Our History


In 1965, the Johnson County Rural Water Supply Corporation was organized and chartered under state statutes as a non-profit corporation, much like many others of its kind in Texas during this era.  The beginnings of these rural water suppliers arose throughout the country and were funded through loans from the Farmer's Home Administration.  The system began with 305 users and served a genuine need in supplying drinking water to the rural community.  In 1972, the West Prairie Water Supply Corporation in the northern portion of the County was merged into the existing system.  The merger of two entities into one was named the Johnson County Rural Water Supply Corporation.  In 1977, the Nolan River Water Supply Corporation in the southern portion of the County also merged with the Corporation.  This public water supplier with such humble beginnings is steadily evolving into much more as time and growth continue in Johnson County.   

In 2000, the system was serving 10,200 connections.  The Board of Directors voted to convert Johnson County Rural Water Supply Corporation to a special utility district (SUD).  Converting to a SUD allows water supply corporations to become a political subdivision. The largest cost savings accumulate for governmental entities issuing tax-exempt bonds to fund capital projects.  Finally, in 2004, the Texas legislature approved the conversion, and the organization began operating as the Johnson County Special Utility District.

For several years, the Joshua area was served by the Johnson County Fresh Water Supply District #1 (FWD for freshwater district).  In 2005, the JCSUD staff had been approached to consult with the FWD as they were going through several years of tough economic times and mismanagement.  The effort here was to help the FWD officials regain the best management practices and streamline costs.  It led to discussions in measuring the merit of the FWD to consolidate the two systems.  The next year, the FWD approved a resolution to conjoin with JCSUD and an application was made with the State to consummate the merger.   In April 2007, the District began managing the day-to-day operation of the FWD.  Merging the Joshua area water system with JCSUD helped to better maintain stable rates among all the domains of ratepayers which now totaled 14,426.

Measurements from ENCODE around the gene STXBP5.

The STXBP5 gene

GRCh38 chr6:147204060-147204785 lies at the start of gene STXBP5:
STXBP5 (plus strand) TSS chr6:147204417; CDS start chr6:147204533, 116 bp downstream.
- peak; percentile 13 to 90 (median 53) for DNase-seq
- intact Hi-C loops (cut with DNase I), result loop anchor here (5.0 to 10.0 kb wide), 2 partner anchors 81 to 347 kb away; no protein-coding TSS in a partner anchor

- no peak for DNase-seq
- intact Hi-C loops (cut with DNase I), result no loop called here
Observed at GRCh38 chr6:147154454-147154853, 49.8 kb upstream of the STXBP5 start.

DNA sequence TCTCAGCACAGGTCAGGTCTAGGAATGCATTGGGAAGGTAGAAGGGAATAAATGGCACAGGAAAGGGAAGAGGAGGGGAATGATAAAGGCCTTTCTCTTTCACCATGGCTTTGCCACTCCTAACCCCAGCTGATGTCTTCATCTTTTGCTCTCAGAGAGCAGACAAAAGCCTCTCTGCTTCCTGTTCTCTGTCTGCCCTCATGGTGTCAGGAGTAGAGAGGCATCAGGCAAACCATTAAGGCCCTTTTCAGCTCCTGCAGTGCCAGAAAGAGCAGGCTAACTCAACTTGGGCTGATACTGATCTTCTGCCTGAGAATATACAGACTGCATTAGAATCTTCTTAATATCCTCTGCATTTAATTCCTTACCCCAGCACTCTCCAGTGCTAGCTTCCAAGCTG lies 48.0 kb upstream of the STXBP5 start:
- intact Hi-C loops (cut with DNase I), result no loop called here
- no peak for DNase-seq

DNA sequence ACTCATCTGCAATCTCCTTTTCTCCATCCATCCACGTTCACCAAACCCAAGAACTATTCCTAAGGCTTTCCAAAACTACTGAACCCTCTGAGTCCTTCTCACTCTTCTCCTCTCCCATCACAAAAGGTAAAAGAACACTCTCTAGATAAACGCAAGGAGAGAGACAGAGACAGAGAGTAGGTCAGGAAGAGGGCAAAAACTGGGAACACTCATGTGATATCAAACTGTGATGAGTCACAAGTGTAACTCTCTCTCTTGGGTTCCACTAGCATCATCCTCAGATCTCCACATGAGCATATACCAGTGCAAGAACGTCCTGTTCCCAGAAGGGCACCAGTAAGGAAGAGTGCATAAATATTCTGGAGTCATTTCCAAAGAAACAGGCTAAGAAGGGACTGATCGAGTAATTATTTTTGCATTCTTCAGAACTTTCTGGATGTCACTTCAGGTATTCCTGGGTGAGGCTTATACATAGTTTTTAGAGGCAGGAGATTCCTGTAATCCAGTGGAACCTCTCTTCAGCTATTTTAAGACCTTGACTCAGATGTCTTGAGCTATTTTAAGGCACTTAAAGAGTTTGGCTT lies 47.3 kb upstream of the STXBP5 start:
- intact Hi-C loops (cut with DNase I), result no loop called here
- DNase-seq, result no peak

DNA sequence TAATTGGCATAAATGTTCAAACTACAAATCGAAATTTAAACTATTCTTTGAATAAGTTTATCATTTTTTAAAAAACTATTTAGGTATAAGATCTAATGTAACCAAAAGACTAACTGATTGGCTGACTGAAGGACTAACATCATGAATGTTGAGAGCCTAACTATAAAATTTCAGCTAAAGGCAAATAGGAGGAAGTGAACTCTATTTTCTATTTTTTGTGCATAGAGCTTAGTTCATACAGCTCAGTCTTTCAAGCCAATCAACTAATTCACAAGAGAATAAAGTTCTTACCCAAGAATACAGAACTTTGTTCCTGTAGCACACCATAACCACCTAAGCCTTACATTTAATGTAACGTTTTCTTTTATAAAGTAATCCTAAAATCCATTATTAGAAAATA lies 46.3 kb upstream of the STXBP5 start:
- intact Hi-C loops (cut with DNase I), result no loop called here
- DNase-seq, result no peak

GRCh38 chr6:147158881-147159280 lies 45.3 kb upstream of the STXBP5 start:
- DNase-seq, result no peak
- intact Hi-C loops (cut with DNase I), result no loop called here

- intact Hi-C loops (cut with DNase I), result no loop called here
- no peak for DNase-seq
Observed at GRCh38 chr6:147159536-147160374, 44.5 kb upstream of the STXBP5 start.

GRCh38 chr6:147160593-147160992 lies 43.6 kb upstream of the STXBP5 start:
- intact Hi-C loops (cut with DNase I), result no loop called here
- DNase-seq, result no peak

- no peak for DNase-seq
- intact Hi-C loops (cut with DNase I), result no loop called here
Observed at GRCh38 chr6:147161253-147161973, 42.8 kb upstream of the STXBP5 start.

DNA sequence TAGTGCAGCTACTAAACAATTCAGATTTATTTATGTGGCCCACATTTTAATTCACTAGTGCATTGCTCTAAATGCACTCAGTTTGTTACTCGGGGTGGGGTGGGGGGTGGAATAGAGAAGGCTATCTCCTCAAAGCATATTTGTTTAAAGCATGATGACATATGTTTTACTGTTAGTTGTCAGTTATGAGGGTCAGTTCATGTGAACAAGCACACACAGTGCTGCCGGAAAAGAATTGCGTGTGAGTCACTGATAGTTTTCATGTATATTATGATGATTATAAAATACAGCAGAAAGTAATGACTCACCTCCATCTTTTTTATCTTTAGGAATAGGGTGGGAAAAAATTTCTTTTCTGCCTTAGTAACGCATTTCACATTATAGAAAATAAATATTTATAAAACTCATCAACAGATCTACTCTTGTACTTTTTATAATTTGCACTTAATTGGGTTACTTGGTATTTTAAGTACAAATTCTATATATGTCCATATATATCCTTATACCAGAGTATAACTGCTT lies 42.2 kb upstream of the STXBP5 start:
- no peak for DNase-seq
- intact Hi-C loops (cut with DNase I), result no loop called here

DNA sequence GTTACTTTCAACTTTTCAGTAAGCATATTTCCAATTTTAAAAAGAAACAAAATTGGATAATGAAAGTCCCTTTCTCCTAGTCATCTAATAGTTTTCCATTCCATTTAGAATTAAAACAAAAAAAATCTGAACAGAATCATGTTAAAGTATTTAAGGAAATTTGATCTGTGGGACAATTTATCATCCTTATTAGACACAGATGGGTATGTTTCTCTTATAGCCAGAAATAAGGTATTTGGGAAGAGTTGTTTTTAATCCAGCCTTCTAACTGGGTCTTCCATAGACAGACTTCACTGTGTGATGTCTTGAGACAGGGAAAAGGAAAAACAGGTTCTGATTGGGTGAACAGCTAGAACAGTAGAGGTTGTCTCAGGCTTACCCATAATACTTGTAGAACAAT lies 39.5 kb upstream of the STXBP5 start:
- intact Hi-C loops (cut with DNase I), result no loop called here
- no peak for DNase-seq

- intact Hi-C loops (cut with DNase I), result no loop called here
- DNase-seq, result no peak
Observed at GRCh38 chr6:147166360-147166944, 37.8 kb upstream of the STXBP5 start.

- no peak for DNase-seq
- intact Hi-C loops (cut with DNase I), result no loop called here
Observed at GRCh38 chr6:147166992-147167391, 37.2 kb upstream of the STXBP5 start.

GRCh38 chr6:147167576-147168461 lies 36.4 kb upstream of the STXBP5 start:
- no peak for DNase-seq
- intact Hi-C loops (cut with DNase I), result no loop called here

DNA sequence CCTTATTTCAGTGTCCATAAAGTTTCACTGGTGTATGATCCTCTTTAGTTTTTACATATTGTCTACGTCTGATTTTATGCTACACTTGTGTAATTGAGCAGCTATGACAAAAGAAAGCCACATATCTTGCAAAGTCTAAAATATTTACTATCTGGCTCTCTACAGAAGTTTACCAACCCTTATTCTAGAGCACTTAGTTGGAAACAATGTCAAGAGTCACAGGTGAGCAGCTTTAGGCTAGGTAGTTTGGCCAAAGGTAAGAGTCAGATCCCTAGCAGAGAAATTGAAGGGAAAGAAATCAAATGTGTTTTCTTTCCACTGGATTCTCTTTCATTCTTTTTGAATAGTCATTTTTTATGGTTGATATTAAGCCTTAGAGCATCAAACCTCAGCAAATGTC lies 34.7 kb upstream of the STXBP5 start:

2012 was quite a mile-marker year in the life of the District.  The Brazos River Authority - Surface Water Advanced Treatment System (SWATS) which once served five municipal suppliers was favorably reduced to only two.  The ownership and management transferred from the Brazos River Authority to a newly created Brazos Regional Public Utility Agency (PUA).  Only two owner-entities created and sustain the Brazos Regional Public Utility Agency today – JCSUD and AMUD.  The five-member governing body of the PUA are also Board members of the sponsors.  In this transition, Granbury decided it worked best to construct their own treatment plant.  Also, the city of Keene agreed to become a direct wholesale customer to JCSUD. 

The Brazos Regional PUA has proven to be a great improvement as the new organization of record provides more favorable results to the two sponsors it serves. Having sources in both the Trinity and Brazos basin to draw from affords the District an extra measure of safety when one supplier needs to suspend service.

In June 2019, JCSUD moved its business operation from Cleburne, Texas, to occupy its new facility on FM 3048 in Joshua, Texas. Now begins a new era as the total business and operations finally originate from a central location relative to the District’s area of service. 

In the last 20 years, the number of connections has doubled to some 19,661 households today, an estimated 57,000 in population. Besides these retail connections, the District takes on a greater role as a regional wholesale water provider. The City of Alvarado, City of Keene, Bethany Special Utility District, and Monarch Utilities (each serving over 1,000 connections) have wholesale water contracts with the District for long-term water supply needs. The City of Joshua and the Lillian community look to JCSUD as their water provider.